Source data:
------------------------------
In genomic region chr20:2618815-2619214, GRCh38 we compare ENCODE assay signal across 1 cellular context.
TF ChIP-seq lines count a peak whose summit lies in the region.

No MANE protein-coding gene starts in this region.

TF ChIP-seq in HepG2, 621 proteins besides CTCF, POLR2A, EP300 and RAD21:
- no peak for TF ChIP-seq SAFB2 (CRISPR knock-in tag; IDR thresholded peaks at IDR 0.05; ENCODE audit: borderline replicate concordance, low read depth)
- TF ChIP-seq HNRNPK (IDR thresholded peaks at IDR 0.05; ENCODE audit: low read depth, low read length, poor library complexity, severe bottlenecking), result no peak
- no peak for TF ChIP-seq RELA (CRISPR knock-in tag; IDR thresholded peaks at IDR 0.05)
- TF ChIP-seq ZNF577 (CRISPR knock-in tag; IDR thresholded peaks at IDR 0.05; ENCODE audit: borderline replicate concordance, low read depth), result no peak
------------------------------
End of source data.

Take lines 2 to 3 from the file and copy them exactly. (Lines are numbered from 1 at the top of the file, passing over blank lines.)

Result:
TF ChIP-seq lines count a peak whose summit lies in the region.

No MANE protein-coding gene starts in this region.